GHCD 2398/99 – Shura Cherkassky – The complete UK World Record Club Solo Recordings
Shura Cherkassky (piano)
Audiophile Audition – 27 March 2013
A double-disc collection from a most exciting pianist for certain.
Guild at last brings out the Australian World Record Club recordings 1958-1963 made by the great Romantic piano virtuoso Shura Cherkassky (1909-1995). Ever the idiosyncratic, searching musician, Cherkassky’s readings could hardly be called “definitive,” but they forever bristled with a spontaneous excitement and innate poetry not quite in step with anyone else. If Ralph Waldo Emerson’s concept of “self-reliance” could claim a musical analogy, it would lie in Cherkassky’s collective body of work. That independent, imperiously willful spirit has a perfect vehicle in Beethoven’s Prometheus or “Eroica” Variations, a testament to freedom-within-necessity, the theme’s rise from a ground bass to a triumph of the spirit ingrained in every measure of Cherkassky’s reading.
The Beethoven C Minor Sonata by Cherkassky will serve as well as any classic to represent his unique approach. The reading has depth and girth, certainly; but more than the fingers and peerless technique, there emanates a palpable instinct for the phrase in Beethoven, especially as the second, labyrinthine Adagio molto semplice e cantabile movement relies on one’s instinctive capacity for song. It is the essentially lyric element that Cherkassky emphasizes in late Beethoven – rather than the gravity of Beethoven’s counterpoint – that lightens the atmosphere and makes this otherwise imposing piece accessible. Many connoisseurs consider Vladimir Horowitz “the last Romantic pianist,” but would that then qualify Cherkassky as the penultimate Romantic pianist? Horowitz recorded the last movement of the B-flat Sonata of Muzio Clementi, but Cherkassky provides us an early experience of the whole work, with its dainty allusions to Mozart’s filigree from the Overture to the Magic Flute in the first movement. “Exquisite shades of aural poetry” has evolved as an epithet to designate the Cherkassky “style.” But Cherkassky himself dismissed “style” as a quality and rather attributed his communicative abilities to intuition. The breeziness of his scales and rocket figures attest to a complete security o vision, a shapeliness of line, and a buoyancy of spirit that make the Clementi gorgeous but not serious, to paraphrase the old Vienna maxim.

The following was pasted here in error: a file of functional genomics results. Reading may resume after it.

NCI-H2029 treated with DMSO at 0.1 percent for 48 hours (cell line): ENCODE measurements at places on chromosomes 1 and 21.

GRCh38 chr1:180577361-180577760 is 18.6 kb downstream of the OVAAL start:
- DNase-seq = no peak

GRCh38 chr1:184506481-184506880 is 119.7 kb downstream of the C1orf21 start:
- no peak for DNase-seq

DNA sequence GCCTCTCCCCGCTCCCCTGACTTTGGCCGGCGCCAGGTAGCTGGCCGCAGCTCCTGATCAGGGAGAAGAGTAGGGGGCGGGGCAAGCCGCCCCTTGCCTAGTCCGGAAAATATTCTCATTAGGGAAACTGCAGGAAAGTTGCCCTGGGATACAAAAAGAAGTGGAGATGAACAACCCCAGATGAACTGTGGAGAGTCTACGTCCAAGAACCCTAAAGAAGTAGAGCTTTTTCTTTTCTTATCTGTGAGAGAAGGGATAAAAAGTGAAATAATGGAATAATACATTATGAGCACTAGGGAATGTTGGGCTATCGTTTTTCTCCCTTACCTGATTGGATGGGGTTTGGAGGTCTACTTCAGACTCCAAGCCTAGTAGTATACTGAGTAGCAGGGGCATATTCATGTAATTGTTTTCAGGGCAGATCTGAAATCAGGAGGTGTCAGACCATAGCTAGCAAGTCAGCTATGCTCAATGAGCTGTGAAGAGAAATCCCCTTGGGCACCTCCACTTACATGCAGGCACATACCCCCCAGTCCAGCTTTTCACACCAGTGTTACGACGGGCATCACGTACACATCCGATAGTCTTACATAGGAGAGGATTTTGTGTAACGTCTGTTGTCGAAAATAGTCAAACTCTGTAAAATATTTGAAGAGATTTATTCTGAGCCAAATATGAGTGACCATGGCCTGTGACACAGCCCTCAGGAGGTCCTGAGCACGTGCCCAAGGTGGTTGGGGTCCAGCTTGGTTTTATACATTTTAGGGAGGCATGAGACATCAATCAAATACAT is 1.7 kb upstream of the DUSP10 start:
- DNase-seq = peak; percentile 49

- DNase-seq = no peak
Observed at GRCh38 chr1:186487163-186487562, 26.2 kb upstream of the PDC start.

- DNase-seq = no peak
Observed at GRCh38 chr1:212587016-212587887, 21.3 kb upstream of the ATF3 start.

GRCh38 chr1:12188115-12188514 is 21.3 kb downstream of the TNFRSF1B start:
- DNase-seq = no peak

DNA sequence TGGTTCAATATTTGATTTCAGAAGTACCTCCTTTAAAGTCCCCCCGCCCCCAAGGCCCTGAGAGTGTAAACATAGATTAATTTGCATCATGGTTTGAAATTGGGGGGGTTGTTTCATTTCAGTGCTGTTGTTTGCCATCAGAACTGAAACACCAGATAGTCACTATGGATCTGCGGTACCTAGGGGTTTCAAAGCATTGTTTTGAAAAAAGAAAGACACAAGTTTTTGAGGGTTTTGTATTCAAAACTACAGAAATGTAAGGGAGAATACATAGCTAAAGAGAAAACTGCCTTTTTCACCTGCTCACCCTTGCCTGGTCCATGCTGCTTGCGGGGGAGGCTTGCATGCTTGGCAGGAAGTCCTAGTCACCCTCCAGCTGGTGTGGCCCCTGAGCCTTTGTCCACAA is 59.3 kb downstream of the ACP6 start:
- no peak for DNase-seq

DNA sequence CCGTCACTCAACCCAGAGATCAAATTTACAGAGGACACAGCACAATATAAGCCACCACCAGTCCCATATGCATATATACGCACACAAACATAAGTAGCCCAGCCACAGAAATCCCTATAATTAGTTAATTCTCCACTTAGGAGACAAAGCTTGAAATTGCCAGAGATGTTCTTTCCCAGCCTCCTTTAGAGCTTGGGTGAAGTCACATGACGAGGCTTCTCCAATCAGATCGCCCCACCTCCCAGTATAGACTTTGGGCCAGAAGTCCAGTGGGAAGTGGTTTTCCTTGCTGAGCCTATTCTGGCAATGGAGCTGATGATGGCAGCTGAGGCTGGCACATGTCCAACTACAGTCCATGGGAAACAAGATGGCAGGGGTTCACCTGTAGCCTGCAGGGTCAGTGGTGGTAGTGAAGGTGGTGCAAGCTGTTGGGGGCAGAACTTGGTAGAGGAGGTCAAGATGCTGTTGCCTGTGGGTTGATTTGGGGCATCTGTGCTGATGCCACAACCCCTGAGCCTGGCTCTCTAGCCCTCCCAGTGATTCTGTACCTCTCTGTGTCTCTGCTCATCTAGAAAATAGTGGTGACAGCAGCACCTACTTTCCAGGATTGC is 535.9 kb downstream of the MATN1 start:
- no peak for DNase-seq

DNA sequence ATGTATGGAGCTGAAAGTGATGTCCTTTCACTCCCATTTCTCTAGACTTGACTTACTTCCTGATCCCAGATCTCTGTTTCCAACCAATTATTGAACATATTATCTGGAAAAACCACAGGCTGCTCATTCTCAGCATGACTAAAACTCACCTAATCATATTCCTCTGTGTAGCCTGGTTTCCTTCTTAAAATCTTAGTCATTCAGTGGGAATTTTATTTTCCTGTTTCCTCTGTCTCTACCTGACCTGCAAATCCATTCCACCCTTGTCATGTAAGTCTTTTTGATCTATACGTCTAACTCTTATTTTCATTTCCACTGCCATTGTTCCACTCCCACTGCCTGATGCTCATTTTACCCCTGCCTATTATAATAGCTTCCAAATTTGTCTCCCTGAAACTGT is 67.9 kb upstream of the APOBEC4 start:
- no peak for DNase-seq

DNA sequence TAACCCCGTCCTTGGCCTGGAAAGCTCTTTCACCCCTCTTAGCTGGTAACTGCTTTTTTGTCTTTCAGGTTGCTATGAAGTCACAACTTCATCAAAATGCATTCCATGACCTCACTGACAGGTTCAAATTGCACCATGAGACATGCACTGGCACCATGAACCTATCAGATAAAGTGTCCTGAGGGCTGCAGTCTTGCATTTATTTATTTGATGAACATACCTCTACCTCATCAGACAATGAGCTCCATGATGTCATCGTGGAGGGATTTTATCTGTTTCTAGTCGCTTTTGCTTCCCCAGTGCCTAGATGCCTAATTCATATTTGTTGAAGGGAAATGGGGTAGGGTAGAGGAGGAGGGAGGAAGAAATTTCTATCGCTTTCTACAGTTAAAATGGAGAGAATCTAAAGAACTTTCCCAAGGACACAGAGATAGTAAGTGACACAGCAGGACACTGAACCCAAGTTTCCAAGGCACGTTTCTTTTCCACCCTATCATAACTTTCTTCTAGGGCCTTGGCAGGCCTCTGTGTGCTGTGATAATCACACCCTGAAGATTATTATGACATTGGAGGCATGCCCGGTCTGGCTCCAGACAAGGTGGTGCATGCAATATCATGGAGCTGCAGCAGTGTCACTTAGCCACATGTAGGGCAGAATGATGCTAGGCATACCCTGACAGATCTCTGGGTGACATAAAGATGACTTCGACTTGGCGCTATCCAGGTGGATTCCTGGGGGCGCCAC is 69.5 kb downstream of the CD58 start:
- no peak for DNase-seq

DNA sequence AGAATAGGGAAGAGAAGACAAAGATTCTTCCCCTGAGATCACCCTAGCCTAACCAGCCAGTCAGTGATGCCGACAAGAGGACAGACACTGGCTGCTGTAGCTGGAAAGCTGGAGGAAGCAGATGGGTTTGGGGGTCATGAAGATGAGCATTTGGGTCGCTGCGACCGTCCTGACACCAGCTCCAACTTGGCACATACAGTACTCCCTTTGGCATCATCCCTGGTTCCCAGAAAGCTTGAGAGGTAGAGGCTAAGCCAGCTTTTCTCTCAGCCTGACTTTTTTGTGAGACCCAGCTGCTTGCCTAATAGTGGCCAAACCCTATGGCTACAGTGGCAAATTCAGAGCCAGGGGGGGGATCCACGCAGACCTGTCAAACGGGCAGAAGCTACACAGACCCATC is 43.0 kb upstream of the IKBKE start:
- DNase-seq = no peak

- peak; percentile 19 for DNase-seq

Regarding Vienna, Cherkassky applies a consistent pearly play to the Schubert grand Sonata in A Major, D. 959, among the composer’s last compositions from 1828. The loving conception and genial spirits of the interpretation – performed without heaviness, even in the clearly Bach-influenced minor section of the haunting Andantino – instills in us a sense of a “valediction forbidding mourning.” The fluid lines, the natural breaths, the taut arch that concedes its smiling melancholy within the context of a finely honed sense of structure, all contribute to a thoroughly idiomatic rendering of Schubert’s titanic document. At moments, the music-box sonority Cherkassky realizes subsumes whatever of the tragic muse resides in the figures under the smile of the Cheshire Cat.
The extensive Chopin group with Cherkassky begins with his briskly brilliant Fantasie-Impromptu from an HMV recording that was on a 45 rpm. Cherkassky does more than just chase tender rainbows in the central section; he creates them. The Chopin Barcarolle – a work Cherkassky played with equally poetic and liquid authority for the Swiss Tudor label – rings with Chopin’s emotionally transparent eddies and iconoclastic polyphony. We might venture the term “authoritative” to Cherkassky’s perennial traversals of Chopin’s F Minor Nocturne, played with that same disarming simplicity and sensitive candor that Ignaz Friedman brings to the companion Nocturne in E-flat, Op. 55, No. 2. Magic. The little posthumous Waltz in E Major enjoys a lithe schwung that belongs in every collector’s salon. For something like profundity from Cherkassky in Chopin, savor his muscularly virile approach to the Scherzo No. 3, whose potent declamations and sad, tolling bells bespeak an unquenchable and volatile Polish spirit.
When I purchased my own vinyl copy of the World Record Club T58, it was precisely to own Cherkassky’s version of Schumann’s infrequent Op. 111 Fantasy-Pieces. The surging passions of the first, the C Minor Fantasia, communicates the same swirling effect we hear in Traumeswirren of Op. 12, but less playful. The A-flat Andantino casts a simplicity of effect concomitant with a child’s bedtime story. Its own middle section recalls in ardent terms the perennial Arabeske in C. Lastly, the C Minor Con forza w ben marcato fantasy, a maerchen in martial colors that celebrates Schumann’s Florestan as an undaunted defender of the dream. The Tausig arrangement of The Smuggler, Op. 74, No. 10 releases Cherkassky the digital wizard, for whom leggierissimo and prestissimo are merely words.
Cherkassky matches Horowitz point for mysterious point in the Liszt reverie, his D-flat Consolation. The diaphanous nobility of line – rife with Liszt’s especial rhetorical fervor – permits not a moment’s sentimentality. The Grand Galop Chromatique receives a more reserved realization than its often vulgar gestures warrant, say under the hands of acolyte Georgy Cziffra. The A-flat Liebestraume projects a quiet luster without bathos. Cherkassky’s natural rubato and suave tonal palette prevent the rendition’s being prosaic. Deftness and delicacy permeate Cherkassky’s La Campanella, the repeated notes rarified Paganini. For pure power in this piece, I take Nojima. But for subtle coloration and lavish detail of execution, the Cherkassky proves unstoppable.